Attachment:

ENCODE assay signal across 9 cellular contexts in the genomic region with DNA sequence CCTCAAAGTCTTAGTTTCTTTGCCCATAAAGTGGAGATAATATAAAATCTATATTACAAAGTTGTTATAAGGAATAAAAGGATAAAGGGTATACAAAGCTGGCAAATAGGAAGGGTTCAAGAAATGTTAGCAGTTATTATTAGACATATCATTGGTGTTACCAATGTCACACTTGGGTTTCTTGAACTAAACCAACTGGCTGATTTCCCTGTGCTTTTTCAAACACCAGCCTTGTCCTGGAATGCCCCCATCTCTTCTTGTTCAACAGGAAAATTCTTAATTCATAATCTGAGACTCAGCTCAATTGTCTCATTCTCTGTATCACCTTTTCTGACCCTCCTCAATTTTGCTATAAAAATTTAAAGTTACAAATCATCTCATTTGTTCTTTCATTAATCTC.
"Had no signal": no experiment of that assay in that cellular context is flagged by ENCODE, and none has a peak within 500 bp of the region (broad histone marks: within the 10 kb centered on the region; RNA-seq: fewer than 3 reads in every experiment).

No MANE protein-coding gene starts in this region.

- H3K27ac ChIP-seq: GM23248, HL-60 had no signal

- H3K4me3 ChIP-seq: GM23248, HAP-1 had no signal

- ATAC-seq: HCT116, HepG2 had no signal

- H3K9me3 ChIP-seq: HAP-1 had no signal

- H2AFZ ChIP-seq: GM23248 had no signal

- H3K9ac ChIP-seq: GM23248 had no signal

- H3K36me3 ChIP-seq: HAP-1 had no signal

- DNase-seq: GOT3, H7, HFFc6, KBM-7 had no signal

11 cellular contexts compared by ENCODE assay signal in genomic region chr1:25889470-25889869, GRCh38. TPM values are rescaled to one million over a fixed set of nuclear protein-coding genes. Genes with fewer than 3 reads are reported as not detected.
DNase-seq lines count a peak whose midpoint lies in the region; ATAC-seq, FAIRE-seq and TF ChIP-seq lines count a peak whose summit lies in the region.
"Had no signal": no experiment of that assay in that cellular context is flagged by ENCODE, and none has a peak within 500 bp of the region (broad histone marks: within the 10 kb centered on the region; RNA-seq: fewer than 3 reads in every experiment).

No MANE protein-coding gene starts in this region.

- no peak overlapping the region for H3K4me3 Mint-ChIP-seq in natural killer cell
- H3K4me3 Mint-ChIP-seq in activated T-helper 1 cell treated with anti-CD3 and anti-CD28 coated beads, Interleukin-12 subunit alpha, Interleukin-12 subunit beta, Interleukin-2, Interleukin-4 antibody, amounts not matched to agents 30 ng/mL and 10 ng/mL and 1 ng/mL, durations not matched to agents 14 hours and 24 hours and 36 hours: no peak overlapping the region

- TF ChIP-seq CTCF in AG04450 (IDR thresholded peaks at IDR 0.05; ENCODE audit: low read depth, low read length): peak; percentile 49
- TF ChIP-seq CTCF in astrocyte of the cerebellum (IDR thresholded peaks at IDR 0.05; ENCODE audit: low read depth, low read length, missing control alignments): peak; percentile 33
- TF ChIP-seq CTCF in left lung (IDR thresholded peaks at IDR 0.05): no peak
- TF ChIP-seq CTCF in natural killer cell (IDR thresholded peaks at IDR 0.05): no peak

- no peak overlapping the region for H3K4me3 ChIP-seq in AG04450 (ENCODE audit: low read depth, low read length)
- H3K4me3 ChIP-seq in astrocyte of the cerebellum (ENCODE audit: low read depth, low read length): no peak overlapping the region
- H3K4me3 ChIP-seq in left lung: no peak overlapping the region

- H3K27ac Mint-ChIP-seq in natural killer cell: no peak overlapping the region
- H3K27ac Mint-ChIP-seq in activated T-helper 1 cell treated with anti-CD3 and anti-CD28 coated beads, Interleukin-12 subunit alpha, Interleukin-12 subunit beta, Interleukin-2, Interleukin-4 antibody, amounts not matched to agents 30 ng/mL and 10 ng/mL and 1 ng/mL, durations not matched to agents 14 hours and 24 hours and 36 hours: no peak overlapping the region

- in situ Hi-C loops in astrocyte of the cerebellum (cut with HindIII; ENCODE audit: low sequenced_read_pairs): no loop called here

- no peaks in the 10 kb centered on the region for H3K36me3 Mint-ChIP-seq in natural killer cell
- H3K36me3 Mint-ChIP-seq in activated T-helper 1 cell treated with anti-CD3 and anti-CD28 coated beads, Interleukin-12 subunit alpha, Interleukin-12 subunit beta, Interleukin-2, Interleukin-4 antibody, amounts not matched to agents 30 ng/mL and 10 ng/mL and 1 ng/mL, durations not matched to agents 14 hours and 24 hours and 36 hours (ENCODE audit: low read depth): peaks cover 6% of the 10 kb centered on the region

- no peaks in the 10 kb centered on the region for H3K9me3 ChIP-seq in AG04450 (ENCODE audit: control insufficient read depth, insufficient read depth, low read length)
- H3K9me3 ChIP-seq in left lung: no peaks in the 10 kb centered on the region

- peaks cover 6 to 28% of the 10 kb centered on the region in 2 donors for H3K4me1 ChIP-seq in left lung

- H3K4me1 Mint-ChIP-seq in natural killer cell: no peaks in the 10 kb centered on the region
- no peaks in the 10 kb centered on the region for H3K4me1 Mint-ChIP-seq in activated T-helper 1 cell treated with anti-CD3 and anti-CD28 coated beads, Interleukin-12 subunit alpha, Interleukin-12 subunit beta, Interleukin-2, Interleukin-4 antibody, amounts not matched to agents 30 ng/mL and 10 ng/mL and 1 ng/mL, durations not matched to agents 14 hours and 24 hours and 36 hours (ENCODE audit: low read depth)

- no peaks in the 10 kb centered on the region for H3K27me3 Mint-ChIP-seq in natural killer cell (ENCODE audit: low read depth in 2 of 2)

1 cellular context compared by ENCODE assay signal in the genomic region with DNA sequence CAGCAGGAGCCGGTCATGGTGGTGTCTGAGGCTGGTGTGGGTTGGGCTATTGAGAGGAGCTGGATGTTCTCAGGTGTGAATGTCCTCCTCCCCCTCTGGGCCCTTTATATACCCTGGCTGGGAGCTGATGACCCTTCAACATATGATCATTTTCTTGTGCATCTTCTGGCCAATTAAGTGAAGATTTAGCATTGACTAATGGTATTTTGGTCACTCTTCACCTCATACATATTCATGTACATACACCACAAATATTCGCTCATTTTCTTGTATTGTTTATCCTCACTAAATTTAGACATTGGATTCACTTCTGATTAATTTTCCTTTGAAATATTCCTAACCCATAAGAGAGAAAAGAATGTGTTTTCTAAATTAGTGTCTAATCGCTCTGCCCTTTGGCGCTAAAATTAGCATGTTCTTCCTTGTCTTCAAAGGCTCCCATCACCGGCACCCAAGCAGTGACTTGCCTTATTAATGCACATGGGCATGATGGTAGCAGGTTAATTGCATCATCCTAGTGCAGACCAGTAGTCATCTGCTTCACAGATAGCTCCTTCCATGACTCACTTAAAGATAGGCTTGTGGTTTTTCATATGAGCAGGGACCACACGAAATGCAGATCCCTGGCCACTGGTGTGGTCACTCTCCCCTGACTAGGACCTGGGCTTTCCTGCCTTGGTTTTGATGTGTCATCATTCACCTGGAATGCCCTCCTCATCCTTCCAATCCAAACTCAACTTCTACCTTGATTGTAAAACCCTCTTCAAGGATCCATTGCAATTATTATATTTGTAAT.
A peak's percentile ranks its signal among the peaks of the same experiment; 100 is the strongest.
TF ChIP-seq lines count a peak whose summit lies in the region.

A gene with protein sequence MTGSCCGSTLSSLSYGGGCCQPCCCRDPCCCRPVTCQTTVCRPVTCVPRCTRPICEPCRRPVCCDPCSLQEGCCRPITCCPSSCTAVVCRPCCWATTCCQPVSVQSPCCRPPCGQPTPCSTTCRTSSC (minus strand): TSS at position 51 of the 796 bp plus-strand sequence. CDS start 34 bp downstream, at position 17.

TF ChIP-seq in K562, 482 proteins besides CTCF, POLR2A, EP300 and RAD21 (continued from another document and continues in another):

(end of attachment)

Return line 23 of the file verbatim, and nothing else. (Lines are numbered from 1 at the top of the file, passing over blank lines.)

- H3K4me3 ChIP-seq in astrocyte of the cerebellum (ENCODE audit: low read depth, low read length): no peak overlapping the region